Sally Yates is set to speak publicly on the issue for the first time since being fired
An Obama administration official who warned the Trump White House about the then-National Security Advisor Michael Flynn's links with Russia is set to speak publicly for the first time about the concerns she raised.
Former Attorney General Sally Yates is testifying Monday before a Senate Judiciary subcommittee investigating Russian interference in the 2016 presidential election.
President Donald Trump has taken to Twitter to defend to Flynn ahead of Yates' appearance.
General Flynn was given the highest security clearance by the Obama Administration - but the Fake News seldom likes talking about that.— Donald J. Trump (@realDonaldTrump) May 8, 2017
Ask Sally Yates, under oath, if she knows how classified information got into the newspapers soon after she explained it to W.H. Counsel.— Donald J. Trump (@realDonaldTrump) May 8, 2017
The line of defense used by Trump was first presented late last month by the White House press secretary, Sean Spicer, who said Flynn passed a security clearance during President Barack Obama's final year in office and did not need to be vetted again before being appointed as national security adviser.
Flynn was forced to step down after just 24 days as national security adviser after multiple outlets reported that he had misled Vice President Mike Pence about conversations he had with Russia’s ambassador to the US, Sergey Kislyak, before Trump's inauguration.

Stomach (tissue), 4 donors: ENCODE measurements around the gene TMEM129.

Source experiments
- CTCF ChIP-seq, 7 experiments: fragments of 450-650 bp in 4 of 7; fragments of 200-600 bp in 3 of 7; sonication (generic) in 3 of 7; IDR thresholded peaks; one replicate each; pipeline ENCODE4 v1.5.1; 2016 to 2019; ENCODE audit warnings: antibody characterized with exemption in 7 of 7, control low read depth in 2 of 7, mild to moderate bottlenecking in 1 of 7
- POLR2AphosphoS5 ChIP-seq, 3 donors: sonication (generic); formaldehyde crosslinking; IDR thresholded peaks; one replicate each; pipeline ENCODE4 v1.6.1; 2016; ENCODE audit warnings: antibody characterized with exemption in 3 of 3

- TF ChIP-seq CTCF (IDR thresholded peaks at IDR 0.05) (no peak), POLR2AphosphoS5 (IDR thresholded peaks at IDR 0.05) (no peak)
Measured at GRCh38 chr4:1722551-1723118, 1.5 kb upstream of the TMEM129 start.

According to TIME Magazine, Yates is likely to testify that she warned White House counsel Don McGahn on January 26th that Flynn's contacts — and the discrepancies between what the White House said happened on the calls and what actually occurred — had left him in a compromised position, according to a person familiar with her expected statements.
Yates was first scheduled to appear in March before the House Intelligence Committee, but the session was canceled as relations broke down between Intelligence Chairman Devin Nunes (R-Calif.) and his committee’s Democrats, who accused him of using his post to provide political cover for the White House.
The Justice Department also raised concerns about Yates’ scheduled appearance before the House panel, citing executive privilege.
Former National Intelligence Director James Clapper is also set to testify - he attracted attention for a March television interview in which he said that he had seen no evidence of collusion between the Trump campaign and Russia at the time he left government in January.
NBC News also reports that former US President Barack Obama warned Trump against hiring Flynn.